The Teaching Team found that a further benefit of using iPads in maths lessons was that as their students were engaged, motivated and working on appropriate tasks for sustained periods of time – in ways they hadn’t seen when students were working through concepts using a text book, they had greater opportunity during lessons to take a step back from direct teaching, and observe and interact with their students. As well as gaining insights into their students’ mathematical abilities as they listened to them explain an idea to their partner, watched them change strategy in the middle of a game or observed them calculate using a digital number chart, teachers were able to take time to interact with individual students, to question their understanding or provide support or an extension task.
The teachers commented that they consider the iPads helped their students to learn from each other and that, like them, their students enjoyed being able to see their learning. One teacher recounted that in free time, some of her students chose to create and answer their own maths questions on the iPad.
When using the iPads, teachers found that there were many ways to capture and evaluate their students’ learning. It was quick and easy for the students themselves to film hands on activities or use screen capture to record their tasks, and then share their progress and achievement with their class and teacher. Sometimes the Teaching Team would review students’ learning together as a class, watching it on the iPads or Interactive White Board, while at other times they would choose to appraise their students’ work at a later time. While a class review session often prompted valuable discussion, teachers also appreciated the opportunity to play back recordings of their students’ learning in their own time. It enabled them to easily watch the strategies that each of their students used to form and explain even groups, or to listen to who was able to confidently count on, or to add and subtract on a number chart by ones, twos or groups of ten. They noted that as busy teachers, there isn’t often time to reflect on lessons, and the opportunity for careful examination and assessment of how students were learning added a new level to their reflection.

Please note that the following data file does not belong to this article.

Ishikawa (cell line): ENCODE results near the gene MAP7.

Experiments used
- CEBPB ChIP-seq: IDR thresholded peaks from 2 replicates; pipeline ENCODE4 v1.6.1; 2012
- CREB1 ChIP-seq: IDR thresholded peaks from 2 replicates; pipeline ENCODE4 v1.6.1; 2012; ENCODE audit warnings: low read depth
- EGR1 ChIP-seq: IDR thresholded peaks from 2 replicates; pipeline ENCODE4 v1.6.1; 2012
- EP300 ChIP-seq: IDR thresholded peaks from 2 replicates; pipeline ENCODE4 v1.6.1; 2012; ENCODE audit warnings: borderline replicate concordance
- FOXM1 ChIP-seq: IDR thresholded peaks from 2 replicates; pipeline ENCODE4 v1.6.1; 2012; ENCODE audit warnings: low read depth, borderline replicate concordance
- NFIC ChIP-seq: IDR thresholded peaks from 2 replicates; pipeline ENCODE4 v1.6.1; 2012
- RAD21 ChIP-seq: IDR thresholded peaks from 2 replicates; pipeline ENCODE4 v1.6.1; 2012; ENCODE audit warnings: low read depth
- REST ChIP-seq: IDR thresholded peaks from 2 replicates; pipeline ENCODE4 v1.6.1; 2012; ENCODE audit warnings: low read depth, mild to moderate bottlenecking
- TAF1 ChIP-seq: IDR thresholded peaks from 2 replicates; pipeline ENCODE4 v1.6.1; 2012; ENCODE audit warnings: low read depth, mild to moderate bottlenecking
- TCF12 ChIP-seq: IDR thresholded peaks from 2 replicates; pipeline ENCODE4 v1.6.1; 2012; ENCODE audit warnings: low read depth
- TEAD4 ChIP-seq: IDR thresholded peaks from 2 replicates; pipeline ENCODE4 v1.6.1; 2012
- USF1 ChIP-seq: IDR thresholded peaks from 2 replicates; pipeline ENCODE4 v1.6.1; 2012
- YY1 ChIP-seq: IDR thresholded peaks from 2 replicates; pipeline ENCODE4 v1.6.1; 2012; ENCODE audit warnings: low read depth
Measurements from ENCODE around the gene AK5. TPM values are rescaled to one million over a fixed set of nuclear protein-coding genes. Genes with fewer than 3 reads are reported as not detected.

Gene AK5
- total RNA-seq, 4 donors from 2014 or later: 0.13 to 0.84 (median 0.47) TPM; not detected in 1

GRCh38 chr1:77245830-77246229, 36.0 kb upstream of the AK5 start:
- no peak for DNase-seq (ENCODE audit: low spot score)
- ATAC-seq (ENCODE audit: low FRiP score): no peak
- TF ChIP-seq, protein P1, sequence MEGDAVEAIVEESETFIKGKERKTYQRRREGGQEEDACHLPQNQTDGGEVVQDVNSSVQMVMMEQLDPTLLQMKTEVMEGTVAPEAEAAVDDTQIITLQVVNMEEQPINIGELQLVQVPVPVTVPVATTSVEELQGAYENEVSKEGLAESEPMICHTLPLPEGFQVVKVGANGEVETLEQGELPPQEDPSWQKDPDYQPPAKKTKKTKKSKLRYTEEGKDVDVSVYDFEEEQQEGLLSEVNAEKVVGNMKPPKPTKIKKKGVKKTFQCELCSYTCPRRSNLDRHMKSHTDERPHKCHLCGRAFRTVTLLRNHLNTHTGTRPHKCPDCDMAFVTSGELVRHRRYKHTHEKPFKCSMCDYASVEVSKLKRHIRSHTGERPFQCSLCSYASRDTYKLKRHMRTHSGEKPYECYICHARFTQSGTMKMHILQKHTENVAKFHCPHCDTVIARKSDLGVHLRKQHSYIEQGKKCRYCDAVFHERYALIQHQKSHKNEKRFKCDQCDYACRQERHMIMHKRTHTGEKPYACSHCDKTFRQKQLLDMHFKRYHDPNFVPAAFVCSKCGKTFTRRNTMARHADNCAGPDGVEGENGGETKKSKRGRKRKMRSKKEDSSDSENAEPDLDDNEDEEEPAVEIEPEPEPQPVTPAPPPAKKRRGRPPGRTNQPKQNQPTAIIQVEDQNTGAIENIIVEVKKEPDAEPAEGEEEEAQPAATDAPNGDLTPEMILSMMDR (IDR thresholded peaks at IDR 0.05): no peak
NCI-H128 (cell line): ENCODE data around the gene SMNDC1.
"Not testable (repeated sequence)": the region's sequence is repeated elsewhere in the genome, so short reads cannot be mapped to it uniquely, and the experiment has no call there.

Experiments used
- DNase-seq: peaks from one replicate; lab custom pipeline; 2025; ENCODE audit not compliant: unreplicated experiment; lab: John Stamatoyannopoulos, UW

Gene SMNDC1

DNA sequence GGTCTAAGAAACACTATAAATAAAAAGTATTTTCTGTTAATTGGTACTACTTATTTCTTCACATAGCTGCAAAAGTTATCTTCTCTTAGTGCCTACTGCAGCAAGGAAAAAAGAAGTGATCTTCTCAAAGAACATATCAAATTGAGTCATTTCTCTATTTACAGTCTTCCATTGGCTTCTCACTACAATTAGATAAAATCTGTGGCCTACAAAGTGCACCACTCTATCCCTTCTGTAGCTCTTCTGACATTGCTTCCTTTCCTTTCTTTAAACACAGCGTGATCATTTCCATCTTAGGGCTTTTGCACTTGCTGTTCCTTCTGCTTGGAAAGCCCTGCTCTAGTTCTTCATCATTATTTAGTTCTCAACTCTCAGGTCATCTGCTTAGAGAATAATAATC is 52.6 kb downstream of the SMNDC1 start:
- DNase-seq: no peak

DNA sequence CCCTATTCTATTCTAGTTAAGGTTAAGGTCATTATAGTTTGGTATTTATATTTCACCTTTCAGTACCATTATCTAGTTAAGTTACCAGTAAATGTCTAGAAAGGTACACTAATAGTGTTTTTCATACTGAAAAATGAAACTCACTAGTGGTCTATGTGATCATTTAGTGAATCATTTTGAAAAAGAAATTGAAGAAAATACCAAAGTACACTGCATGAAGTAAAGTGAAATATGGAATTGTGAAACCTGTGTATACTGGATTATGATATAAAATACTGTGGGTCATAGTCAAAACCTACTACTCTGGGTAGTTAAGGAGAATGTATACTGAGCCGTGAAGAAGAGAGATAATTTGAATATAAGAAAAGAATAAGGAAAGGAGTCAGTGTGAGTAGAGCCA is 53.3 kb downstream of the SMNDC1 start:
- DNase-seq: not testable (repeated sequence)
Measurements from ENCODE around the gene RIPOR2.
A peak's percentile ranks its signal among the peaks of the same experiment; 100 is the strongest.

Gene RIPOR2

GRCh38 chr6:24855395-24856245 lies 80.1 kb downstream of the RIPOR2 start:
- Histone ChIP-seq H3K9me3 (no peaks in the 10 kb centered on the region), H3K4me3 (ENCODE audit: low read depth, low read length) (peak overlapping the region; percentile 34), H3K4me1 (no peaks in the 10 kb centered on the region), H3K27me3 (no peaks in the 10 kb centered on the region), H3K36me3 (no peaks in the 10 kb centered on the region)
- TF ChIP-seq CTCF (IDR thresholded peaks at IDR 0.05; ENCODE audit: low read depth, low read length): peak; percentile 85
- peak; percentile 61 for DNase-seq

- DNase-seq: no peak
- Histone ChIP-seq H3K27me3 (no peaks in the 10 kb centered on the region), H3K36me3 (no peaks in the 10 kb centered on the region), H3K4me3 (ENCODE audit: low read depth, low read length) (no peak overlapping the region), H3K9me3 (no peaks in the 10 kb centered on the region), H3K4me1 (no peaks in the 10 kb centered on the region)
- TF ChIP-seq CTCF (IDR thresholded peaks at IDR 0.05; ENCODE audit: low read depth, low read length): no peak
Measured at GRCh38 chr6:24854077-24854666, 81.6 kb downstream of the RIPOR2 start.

One teacher anticipated further uses for these documented demonstrations of student learning. She considered how they might be shared on a class blog, showcasing what her students were doing week by week, or how personal selections could be collected as digital work samples for individual students. She also raised the possibility of teachers across a grade being able to easily share work samples with their colleagues, helping them to be consistent in their planning for and evaluation of student achievement.
Video: Kimberly with two students
As described above, Kimberly is able to spend time working closely with two of her students while the rest of her class – as you can hear in the background, are focused on the task at hand.